Jump to content
  • Advertisement
Sign in to follow this  
Aressera

Template Specialization Code Bloat

This topic is 2554 days old which is more than the 365 day threshold we allow for new replies. Please post a new topic.

If you intended to correct an error in the post then please contact us.

Recommended Posts

I'm in the process of writing a custom string class that has 4 different template specializations: one for ASCII characters, one for UTF-8, one for UTF-16 and one for UTF-32. I've got it mostly done and I'm starting to notice that the object file containing the different versions is about 100K per architecture (I'm compiling a universal binary under Xcode so the actual size is 4x that). I've defined most of the methods for the classes in a source file so that they are compiled and linked, rather than being inlined (which makes the bloat even worse) when they are used.

I've determined that the biggest source of the overhead (about 75% of the total size) is my custom number-to-string and back conversion methods that are templatized for character type and primitive type. I've considered doing all of the conversion in ASCII character space and then copying the results to whatever unicode type is needed, but I'm not sure if it is worth the allocation/copy overhead to get the savings in binary size.

So, my question is, should I be worried about the size of the compiled code enough to warrant the allocate/copy operation for unicode strings? I realize that once the file is linked into an executable the linker will discard the unused functions anyway.

Share this post


Link to post
Share on other sites
Advertisement
Don't worry about it.

Link-time code generation and COMDAT folding basically make template-generated code bloat a non-issue in modern compilers.

Share this post


Link to post
Share on other sites
Seconded, it is not worth worrying about, especially when developing for the PC.

Share this post


Link to post
Share on other sites
If you are sure your templates are instantiated for a lot of different type, it will help if you take care of "virtual function bloat".
If there is virtual function in your templates, you will end up get a lot of unnecessary RTTI information (compiler will generate RTTI for class with virtual function).
To avoid the RTTI, one approach is to build your own v-table using function pointers.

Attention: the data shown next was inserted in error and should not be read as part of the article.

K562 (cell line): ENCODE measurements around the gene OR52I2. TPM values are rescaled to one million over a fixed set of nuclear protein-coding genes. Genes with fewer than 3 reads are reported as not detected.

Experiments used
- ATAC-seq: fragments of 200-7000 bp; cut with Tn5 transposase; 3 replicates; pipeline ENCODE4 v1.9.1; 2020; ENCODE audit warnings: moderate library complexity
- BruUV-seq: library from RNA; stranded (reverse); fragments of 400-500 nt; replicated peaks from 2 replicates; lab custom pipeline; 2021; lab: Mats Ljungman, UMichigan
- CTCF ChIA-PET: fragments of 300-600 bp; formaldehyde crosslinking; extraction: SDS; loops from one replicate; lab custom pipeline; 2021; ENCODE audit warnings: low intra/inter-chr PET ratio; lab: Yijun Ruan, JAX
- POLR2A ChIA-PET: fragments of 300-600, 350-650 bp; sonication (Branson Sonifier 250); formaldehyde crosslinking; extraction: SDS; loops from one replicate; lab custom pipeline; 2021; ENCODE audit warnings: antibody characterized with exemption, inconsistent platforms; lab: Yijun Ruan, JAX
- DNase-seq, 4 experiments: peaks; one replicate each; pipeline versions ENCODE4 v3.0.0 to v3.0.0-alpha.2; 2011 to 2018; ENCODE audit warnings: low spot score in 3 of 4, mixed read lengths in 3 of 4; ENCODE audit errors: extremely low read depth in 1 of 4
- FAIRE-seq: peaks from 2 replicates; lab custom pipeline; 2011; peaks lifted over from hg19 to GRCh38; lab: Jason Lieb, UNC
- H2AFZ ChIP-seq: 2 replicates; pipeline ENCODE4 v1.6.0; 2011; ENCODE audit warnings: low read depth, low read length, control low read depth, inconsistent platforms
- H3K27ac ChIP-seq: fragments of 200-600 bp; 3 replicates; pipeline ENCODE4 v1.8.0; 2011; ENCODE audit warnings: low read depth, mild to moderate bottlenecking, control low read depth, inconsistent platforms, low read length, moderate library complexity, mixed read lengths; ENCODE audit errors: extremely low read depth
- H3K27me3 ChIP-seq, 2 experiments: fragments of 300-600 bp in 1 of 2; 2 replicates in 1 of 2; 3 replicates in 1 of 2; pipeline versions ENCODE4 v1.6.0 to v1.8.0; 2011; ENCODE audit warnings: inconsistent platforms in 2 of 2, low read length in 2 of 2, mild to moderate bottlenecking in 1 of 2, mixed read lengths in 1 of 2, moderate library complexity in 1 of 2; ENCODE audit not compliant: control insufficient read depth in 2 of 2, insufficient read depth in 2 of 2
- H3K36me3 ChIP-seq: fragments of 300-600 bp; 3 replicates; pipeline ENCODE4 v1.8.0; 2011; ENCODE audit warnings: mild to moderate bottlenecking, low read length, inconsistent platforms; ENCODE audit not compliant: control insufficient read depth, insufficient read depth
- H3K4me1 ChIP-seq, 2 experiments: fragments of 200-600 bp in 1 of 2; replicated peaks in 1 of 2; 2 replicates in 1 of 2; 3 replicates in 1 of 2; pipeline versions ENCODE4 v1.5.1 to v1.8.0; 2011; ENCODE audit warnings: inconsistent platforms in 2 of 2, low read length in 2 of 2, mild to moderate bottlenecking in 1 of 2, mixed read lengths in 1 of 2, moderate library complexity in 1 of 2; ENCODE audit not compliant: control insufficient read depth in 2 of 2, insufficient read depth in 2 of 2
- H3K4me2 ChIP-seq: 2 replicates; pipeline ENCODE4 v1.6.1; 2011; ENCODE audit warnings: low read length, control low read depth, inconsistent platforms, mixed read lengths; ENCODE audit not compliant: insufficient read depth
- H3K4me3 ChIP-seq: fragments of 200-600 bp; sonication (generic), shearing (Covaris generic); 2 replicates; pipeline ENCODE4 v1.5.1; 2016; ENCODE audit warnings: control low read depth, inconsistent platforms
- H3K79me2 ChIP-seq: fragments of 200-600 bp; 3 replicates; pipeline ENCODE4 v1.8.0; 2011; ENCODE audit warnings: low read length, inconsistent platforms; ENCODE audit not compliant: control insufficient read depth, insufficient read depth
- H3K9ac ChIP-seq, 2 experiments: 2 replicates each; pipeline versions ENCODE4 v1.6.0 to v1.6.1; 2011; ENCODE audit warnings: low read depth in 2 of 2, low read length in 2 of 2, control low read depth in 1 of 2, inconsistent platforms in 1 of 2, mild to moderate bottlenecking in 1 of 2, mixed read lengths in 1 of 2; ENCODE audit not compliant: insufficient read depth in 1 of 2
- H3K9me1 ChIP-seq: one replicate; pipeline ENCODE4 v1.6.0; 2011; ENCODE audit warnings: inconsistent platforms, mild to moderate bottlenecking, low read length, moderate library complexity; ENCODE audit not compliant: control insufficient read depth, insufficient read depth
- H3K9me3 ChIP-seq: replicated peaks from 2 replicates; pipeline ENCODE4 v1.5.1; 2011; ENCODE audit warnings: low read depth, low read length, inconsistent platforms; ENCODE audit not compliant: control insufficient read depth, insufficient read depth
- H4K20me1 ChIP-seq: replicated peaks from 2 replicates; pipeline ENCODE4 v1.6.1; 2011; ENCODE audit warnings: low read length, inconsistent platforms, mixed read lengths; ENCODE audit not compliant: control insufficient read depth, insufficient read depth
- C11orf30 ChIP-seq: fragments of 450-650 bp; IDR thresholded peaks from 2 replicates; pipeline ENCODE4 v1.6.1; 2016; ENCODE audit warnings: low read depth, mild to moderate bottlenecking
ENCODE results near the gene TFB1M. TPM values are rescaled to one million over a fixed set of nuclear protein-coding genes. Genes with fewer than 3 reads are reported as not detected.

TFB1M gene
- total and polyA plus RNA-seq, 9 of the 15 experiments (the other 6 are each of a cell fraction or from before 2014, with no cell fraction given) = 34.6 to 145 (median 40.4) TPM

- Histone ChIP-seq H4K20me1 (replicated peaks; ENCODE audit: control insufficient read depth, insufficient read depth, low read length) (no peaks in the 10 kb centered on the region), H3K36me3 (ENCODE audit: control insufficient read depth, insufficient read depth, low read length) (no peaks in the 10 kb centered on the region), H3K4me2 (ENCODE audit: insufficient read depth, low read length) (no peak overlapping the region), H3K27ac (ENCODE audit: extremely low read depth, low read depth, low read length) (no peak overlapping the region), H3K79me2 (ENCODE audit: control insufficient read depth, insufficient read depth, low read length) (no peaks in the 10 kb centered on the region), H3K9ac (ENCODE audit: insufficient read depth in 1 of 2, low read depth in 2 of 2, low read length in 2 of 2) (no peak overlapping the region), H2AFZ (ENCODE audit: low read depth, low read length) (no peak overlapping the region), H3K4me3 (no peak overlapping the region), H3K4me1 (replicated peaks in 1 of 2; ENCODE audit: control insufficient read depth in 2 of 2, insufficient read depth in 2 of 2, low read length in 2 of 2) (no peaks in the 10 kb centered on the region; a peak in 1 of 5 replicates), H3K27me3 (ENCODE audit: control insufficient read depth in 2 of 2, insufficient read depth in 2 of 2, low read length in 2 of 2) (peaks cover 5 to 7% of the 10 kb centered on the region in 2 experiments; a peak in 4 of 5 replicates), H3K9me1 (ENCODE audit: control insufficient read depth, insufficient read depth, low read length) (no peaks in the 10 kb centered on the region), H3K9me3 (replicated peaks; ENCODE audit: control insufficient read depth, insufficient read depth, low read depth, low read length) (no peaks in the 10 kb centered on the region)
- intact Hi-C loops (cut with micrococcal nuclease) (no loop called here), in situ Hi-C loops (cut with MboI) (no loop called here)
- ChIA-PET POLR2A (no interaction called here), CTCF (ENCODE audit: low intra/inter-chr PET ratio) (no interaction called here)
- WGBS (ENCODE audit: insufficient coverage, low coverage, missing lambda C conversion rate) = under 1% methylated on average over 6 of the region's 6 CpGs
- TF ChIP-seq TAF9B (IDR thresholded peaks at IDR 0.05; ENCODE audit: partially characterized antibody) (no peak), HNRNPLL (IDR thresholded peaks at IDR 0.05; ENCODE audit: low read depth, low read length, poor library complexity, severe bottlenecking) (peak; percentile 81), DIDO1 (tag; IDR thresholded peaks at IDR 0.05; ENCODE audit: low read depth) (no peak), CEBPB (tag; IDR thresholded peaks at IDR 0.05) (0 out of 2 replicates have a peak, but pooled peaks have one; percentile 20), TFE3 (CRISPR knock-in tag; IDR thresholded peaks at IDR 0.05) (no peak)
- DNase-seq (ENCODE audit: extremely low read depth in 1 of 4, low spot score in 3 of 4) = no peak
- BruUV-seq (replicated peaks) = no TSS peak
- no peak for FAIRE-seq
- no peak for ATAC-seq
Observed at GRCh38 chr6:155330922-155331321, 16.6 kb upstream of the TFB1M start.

However, for 99.9% time, I really doubt you need to worry about the "virtual function bloat".

Share this post


Link to post
Share on other sites
You can apply the refactoring described at http://eugenedruy.wordpress.com/2009/07/19/refactoring-template-bloat/ to cut down some of that overhead.

Share this post


Link to post
Share on other sites
Template bloat can affect build times. If each of your obj files has many of the same template instantiations, they can get a lot bigger than they need to be.

That can be fixed with judicious use of extern template instantiations.

But unless you have a really long build...

Don't worry about it.

Share this post


Link to post
Share on other sites

Template bloat can affect build times.


Quite true.

I've ever tested to include Boost Signals2 in my code, then the build became much much slower. :(

Share this post


Link to post
Share on other sites

I've ever tested to include Boost Signals2 in my code, then the build became much much slower. :(
That has little or nothing to do with code bloat.

Share this post


Link to post
Share on other sites
Sign in to follow this  

  • Advertisement
×

Important Information

By using GameDev.net, you agree to our community Guidelines, Terms of Use, and Privacy Policy.

We are the game development community.

Whether you are an indie, hobbyist, AAA developer, or just trying to learn, GameDev.net is the place for you to learn, share, and connect with the games industry. Learn more About Us or sign up!

Sign me up!